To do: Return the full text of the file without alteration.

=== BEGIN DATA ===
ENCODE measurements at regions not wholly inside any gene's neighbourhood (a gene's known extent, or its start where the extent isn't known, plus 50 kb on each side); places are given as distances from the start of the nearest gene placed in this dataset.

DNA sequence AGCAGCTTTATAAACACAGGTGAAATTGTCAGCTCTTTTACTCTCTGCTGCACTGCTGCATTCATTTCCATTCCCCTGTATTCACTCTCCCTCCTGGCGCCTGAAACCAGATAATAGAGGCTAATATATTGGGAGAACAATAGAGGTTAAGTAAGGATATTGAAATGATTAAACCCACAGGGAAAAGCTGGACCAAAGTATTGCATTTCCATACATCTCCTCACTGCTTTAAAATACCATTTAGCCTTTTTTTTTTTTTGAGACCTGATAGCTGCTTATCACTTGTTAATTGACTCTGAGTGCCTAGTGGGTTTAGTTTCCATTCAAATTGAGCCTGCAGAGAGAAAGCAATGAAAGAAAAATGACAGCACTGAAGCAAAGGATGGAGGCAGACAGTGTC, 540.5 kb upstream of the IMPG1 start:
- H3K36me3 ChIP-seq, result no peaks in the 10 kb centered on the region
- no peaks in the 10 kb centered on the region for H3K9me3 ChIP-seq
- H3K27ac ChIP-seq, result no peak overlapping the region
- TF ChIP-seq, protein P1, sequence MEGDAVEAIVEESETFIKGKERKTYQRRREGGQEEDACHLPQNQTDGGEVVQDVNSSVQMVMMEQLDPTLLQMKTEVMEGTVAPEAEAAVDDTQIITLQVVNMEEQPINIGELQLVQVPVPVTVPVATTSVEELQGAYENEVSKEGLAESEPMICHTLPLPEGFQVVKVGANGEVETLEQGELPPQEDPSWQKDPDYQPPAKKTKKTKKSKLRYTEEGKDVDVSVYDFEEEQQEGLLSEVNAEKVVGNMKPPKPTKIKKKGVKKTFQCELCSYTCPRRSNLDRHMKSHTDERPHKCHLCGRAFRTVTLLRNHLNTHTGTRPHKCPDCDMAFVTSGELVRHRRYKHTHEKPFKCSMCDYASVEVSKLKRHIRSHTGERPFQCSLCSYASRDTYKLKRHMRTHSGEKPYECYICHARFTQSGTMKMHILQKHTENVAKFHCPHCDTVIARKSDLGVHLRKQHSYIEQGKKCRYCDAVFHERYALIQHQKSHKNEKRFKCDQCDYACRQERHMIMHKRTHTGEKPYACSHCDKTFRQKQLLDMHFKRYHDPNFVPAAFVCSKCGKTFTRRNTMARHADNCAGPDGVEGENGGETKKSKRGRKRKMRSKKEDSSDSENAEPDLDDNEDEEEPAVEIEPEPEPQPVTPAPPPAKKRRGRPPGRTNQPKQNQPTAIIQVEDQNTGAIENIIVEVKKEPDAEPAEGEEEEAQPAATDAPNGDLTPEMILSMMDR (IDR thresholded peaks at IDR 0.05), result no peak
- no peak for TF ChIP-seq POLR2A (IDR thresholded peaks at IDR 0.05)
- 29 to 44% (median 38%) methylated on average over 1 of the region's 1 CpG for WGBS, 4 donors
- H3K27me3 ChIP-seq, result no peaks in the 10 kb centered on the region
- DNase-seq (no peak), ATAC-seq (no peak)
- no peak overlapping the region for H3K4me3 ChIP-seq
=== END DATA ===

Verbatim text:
ENCODE measurements at regions not wholly inside any gene's neighbourhood (a gene's known extent, or its start where the extent isn't known, plus 50 kb on each side); places are given as distances from the start of the nearest gene placed in this dataset.

DNA sequence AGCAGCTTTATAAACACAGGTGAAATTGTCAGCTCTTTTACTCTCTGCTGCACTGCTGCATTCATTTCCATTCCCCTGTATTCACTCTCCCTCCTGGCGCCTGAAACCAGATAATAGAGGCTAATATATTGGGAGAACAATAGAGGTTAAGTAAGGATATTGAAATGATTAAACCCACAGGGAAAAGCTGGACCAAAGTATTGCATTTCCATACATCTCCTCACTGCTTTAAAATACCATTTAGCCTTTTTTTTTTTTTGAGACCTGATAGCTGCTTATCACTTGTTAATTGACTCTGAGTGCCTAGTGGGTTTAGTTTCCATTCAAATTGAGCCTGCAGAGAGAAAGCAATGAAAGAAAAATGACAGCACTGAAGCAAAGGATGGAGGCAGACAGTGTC, 540.5 kb upstream of the IMPG1 start:
- H3K36me3 ChIP-seq, result no peaks in the 10 kb centered on the region
- no peaks in the 10 kb centered on the region for H3K9me3 ChIP-seq
- H3K27ac ChIP-seq, result no peak overlapping the region
- TF ChIP-seq, protein P1, sequence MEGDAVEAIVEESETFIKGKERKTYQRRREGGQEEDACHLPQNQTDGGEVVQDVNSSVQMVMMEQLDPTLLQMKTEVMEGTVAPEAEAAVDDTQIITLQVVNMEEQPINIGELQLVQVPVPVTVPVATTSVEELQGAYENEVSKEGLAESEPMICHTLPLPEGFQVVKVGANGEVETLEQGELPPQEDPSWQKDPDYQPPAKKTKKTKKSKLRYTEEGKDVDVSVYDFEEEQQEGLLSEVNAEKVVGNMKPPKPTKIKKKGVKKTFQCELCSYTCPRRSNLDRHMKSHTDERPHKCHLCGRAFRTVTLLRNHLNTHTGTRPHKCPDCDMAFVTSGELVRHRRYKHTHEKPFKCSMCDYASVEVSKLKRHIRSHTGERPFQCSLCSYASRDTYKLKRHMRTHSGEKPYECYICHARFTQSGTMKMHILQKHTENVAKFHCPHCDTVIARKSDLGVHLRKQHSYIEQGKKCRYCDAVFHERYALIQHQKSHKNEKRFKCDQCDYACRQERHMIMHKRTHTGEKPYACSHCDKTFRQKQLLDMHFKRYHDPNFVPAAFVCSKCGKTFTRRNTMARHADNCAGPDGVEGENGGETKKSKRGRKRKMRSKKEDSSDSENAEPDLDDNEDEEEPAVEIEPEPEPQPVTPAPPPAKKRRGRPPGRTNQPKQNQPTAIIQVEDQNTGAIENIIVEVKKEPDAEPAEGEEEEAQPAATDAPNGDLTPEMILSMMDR (IDR thresholded peaks at IDR 0.05), result no peak
- no peak for TF ChIP-seq POLR2A (IDR thresholded peaks at IDR 0.05)
- 29 to 44% (median 38%) methylated on average over 1 of the region's 1 CpG for WGBS, 4 donors
- H3K27me3 ChIP-seq, result no peaks in the 10 kb centered on the region
- DNase-seq (no peak), ATAC-seq (no peak)
- no peak overlapping the region for H3K4me3 ChIP-seq